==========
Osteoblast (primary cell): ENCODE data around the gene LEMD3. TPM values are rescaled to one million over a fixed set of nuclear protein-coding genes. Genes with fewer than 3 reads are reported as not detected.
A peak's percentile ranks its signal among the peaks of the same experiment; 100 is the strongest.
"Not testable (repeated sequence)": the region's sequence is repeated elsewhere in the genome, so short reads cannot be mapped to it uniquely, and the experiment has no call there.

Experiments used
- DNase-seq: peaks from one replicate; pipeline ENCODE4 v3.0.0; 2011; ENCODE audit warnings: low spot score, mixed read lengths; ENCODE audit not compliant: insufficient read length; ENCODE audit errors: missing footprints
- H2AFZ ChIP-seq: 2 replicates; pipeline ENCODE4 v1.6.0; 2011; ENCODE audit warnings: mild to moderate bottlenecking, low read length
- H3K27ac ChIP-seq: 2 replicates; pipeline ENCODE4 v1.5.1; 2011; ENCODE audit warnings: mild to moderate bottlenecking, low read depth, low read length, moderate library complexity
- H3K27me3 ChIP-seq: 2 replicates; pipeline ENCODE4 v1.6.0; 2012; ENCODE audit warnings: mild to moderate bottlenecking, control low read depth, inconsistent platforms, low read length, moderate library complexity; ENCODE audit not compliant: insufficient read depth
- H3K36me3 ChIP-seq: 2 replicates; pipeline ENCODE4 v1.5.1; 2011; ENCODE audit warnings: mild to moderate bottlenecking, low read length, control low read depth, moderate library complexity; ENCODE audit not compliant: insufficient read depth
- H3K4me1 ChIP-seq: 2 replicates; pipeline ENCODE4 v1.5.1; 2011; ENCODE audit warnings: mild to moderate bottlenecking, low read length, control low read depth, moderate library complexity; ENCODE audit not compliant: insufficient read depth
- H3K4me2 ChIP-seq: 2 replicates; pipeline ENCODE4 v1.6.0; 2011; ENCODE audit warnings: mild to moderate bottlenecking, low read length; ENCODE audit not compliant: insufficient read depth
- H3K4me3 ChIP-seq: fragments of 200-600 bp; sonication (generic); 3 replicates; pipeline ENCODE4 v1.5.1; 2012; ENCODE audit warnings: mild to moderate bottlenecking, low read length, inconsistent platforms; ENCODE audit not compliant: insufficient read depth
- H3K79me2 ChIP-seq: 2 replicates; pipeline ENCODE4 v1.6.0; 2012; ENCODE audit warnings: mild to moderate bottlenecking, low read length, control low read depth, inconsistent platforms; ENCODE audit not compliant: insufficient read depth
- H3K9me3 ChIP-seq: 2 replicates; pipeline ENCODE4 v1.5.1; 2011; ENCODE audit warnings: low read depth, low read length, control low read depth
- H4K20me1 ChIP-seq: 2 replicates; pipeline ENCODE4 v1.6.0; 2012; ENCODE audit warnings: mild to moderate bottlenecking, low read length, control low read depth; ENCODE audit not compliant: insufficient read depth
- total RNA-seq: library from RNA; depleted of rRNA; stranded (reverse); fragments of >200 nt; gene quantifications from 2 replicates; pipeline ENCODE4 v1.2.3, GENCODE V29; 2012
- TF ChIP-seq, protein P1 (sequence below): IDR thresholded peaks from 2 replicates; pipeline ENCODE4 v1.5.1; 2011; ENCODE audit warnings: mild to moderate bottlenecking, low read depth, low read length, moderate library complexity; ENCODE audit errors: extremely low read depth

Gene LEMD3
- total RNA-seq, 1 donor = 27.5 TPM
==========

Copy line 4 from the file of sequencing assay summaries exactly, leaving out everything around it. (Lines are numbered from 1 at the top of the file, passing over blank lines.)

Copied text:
Experiments used